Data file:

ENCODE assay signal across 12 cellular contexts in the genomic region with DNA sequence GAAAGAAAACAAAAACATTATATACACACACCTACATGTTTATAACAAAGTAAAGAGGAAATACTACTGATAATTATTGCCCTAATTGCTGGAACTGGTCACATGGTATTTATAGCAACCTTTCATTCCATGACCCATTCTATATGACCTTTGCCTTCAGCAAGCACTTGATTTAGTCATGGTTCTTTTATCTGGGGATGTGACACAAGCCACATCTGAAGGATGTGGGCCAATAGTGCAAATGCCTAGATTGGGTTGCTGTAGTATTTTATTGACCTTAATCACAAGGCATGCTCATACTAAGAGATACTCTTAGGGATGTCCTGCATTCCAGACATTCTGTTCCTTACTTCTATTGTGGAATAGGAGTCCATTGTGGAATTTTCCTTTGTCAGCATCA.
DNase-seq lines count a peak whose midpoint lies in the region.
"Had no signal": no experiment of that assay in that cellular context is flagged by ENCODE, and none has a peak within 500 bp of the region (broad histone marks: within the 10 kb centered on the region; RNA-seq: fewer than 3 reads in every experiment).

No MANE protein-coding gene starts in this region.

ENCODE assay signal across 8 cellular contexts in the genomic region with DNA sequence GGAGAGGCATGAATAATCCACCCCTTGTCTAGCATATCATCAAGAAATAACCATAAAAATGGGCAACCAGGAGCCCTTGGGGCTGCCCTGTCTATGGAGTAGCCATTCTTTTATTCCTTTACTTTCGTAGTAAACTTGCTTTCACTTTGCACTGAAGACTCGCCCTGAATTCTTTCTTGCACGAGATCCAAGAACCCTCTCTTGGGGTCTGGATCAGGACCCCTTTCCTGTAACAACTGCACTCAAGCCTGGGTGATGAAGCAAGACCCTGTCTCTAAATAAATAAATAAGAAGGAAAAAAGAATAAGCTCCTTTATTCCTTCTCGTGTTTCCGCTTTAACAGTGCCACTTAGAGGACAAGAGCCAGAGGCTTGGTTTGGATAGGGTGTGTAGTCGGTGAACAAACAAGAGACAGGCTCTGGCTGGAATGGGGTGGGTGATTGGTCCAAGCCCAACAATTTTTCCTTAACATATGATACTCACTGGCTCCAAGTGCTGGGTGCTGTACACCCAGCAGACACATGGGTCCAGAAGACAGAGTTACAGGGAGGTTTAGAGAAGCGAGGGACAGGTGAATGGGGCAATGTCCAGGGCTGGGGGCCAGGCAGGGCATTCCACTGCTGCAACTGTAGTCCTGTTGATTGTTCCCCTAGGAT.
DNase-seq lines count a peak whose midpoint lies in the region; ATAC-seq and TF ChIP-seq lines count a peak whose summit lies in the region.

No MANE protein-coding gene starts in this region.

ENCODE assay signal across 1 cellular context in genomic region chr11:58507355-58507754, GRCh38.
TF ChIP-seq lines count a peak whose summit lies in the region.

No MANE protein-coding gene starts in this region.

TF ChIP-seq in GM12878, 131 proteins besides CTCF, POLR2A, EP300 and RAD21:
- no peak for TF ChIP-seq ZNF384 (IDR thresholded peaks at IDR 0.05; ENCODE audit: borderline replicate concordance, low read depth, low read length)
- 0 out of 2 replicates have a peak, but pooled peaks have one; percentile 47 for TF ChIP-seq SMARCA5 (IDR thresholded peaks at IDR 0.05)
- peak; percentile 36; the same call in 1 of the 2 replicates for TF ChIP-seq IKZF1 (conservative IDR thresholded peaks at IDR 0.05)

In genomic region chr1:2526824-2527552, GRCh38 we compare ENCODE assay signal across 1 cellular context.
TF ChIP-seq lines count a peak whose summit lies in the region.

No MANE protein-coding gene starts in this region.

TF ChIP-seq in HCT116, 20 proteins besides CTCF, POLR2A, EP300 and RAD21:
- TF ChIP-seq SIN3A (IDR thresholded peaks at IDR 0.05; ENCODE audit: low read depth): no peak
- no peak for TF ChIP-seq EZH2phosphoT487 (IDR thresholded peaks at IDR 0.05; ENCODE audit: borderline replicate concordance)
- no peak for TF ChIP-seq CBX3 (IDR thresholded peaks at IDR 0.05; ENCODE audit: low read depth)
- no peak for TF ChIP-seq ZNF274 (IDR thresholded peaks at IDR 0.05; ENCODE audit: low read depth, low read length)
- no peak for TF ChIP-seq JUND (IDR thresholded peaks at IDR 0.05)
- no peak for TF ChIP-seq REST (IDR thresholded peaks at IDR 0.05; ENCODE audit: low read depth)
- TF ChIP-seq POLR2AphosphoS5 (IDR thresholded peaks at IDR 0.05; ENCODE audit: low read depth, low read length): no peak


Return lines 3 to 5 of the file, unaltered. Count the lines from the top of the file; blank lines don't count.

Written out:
"Had no signal": no experiment of that assay in that cellular context is flagged by ENCODE, and none has a peak within 500 bp of the region (broad histone marks: within the 10 kb centered on the region; RNA-seq: fewer than 3 reads in every experiment).

No MANE protein-coding gene starts in this region.

ENCODE assay signal across 8 cellular contexts in the genomic region with DNA sequence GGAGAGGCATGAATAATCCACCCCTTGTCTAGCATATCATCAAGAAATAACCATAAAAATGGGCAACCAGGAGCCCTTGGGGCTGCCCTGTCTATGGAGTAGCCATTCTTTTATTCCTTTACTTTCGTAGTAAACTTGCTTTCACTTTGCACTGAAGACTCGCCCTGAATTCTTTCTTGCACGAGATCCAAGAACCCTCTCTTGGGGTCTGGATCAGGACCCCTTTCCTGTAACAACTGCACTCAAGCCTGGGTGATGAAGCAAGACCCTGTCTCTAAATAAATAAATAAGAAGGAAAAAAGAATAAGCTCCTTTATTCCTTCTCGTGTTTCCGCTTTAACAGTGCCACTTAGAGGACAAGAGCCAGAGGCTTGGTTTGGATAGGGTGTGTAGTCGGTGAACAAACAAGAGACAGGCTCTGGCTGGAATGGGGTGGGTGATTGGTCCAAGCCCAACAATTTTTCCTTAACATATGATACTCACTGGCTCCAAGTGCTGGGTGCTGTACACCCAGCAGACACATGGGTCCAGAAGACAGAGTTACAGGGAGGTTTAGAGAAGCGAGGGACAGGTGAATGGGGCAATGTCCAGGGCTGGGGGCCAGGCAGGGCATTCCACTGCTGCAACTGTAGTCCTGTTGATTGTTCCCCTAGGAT.